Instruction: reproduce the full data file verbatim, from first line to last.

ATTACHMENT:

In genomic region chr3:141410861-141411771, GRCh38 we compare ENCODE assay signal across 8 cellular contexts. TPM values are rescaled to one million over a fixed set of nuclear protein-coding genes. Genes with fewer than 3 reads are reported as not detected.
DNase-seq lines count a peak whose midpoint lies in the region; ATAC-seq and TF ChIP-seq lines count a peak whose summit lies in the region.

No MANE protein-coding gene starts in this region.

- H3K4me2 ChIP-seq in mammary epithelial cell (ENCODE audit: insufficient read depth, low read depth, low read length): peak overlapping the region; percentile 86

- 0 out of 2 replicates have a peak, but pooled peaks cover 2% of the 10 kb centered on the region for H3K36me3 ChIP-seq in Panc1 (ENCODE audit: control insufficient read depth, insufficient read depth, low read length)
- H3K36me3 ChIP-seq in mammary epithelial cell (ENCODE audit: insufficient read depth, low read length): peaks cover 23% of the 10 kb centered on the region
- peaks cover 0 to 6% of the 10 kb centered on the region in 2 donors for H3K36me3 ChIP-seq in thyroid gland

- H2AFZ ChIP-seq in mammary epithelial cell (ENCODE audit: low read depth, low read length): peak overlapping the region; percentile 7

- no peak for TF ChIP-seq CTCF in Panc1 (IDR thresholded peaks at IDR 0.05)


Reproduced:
In genomic region chr3:141410861-141411771, GRCh38 we compare ENCODE assay signal across 8 cellular contexts. TPM values are rescaled to one million over a fixed set of nuclear protein-coding genes. Genes with fewer than 3 reads are reported as not detected.
DNase-seq lines count a peak whose midpoint lies in the region; ATAC-seq and TF ChIP-seq lines count a peak whose summit lies in the region.

No MANE protein-coding gene starts in this region.

- H3K4me2 ChIP-seq in mammary epithelial cell (ENCODE audit: insufficient read depth, low read depth, low read length): peak overlapping the region; percentile 86

- 0 out of 2 replicates have a peak, but pooled peaks cover 2% of the 10 kb centered on the region for H3K36me3 ChIP-seq in Panc1 (ENCODE audit: control insufficient read depth, insufficient read depth, low read length)
- H3K36me3 ChIP-seq in mammary epithelial cell (ENCODE audit: insufficient read depth, low read length): peaks cover 23% of the 10 kb centered on the region
- peaks cover 0 to 6% of the 10 kb centered on the region in 2 donors for H3K36me3 ChIP-seq in thyroid gland

- H2AFZ ChIP-seq in mammary epithelial cell (ENCODE audit: low read depth, low read length): peak overlapping the region; percentile 7

- no peak for TF ChIP-seq CTCF in Panc1 (IDR thresholded peaks at IDR 0.05)